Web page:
Stack Overflow is a community of 4.7 million programmers, just like you, helping each other.

Join them; it only takes a minute:

Sign up
Join the Stack Overflow community to:
  1. Ask programming questions
  2. Answer and help your peers
  3. Get recognized for your expertise

Can iframes be turned on/off on the server-side?

Shouldn't <iframe/> support be client-side? Is it possible that GoDaddy has <iframe/>s disabled by default? Is this even something that can be controlled server-side? This is just a standard Apache httpd server with no bells/whistles (no app servers, proxies, etc.). Is there some kind of server-side JavaScript that GoDaddy could be executing "around" my pages that prevents <iframe/>s from being used? Thanks in advance!

share|improve this question
1  
Maybe a good response on that email is:'Sure, done!' and then wait for the drama to evolve? Let us know what happens... – rene Sep 24 '12 at 14:27
5  
The X-Frames-Option header can be used to ask a browser to not display a page in a frame. – Rob W Sep 24 '12 at 14:28
1  
Pointy & rene - these are interesting comments, but do not help answer my question. @RobW - can you elaborate? Is this X-Frames-Option sent back in the HttpResponse? If so, is GoDaddy putting a proxy in between the client-side and the pages and preventing them from sending back iframes? If not, can you explain what this header is? Thanks again, and +1! – IAmYourFaja Sep 24 '12 at 14:30
2  
The answer is via Rob W... the web SERVER can request that browsers not allow resources to be in frames. It's a security measure. – mark Sep 24 '12 at 14:37
2  
It's a request from the server to tell the browser not show something in an IFRAME. Each browser can implement what to do with the request. An example might be badsite.html having an IFRAME with bank.html in it, then trying to do bad things with it. The server hosting bank.html can request that bank.html not be allowed in IFRAMES. Good browsers won't allow it. – mark Sep 24 '12 at 14:42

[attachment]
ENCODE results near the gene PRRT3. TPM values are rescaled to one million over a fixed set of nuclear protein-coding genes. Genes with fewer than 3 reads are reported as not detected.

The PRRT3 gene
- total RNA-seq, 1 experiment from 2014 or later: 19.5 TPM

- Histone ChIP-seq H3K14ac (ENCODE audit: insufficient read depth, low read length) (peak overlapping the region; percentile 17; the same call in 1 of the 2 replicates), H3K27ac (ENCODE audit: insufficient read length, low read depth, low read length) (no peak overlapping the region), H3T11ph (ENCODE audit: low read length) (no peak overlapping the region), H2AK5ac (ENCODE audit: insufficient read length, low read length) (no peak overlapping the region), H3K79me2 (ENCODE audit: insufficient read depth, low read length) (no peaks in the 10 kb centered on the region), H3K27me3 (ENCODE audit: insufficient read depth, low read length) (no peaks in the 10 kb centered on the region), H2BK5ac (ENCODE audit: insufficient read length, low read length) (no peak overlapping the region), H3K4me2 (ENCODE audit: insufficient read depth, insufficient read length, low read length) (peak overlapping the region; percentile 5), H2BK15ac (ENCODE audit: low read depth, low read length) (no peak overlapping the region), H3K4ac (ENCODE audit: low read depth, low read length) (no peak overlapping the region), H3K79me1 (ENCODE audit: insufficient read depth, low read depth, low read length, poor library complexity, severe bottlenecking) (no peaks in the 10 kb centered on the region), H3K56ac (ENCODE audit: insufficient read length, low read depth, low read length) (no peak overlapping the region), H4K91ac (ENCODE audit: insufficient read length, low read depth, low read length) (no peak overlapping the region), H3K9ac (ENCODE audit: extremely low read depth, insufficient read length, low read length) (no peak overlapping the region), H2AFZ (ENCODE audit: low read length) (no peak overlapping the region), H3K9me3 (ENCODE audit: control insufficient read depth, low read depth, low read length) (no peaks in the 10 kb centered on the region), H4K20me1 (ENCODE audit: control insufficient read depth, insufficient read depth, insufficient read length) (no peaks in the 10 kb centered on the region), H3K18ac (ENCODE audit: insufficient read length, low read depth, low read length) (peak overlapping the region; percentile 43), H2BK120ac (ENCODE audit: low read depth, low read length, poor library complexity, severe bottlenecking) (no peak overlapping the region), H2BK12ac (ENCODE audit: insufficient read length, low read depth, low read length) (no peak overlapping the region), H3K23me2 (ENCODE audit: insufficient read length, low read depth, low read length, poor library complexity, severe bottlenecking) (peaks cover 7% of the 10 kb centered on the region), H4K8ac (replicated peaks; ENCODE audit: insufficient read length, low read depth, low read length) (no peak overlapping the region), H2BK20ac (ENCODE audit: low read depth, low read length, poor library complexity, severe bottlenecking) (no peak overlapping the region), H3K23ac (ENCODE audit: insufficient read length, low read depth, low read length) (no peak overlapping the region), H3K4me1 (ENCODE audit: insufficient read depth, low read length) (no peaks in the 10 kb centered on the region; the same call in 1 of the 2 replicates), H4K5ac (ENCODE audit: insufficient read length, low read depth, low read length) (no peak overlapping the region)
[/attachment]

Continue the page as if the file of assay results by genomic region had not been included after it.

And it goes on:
up vote 1 down vote accepted

A web SERVER can request via a HTTP header in a response that browsers not allow resources to be in frames. It's a security measure.

Browser request to server:

GET /index.html HTTP/1.1
Host: www.bank.com

Server response to browser:

HTTP/1.1 200 OK
X-Frame-Options: DENY
Content-Type: text/html
Content-Length: ...

Each browser can implement what to do with that request. An example might be badsite.html having an IFRAME with bank.html in it, then trying to do bad things with it. The server hosting bank.html can request that bank.html not be allowed in a frame (via "DENY"). A "good" browser will recognize the request and not allow bank.html in a frame. If for some reason bank.html should be in a frame, but only in one from THEIR OWN site, they could use the "SAMEORIGIN" option, which would work on their site but not on anyone else's site. Default is to allow frames in general.

share|improve this answer
    
And bickity bam! Answered. Thank you many times over. – IAmYourFaja Sep 24 '12 at 15:02
    
Mark, could you please rephrase your answer so that it contains relevant details/links? Not everyone is going to read the answers at the question (also, paragraphs don't hurt ;)) – Rob W Sep 24 '12 at 15:06
    
yeah my text was kind-of just running along there... trying to help where possible whilst working... i'll do a quick edit – mark Sep 24 '12 at 15:18

Your Answer

 
discard

By posting your answer, you agree to the privacy policy and terms of service.

Not the answer you're looking for? Browse other questions tagged or ask your own question.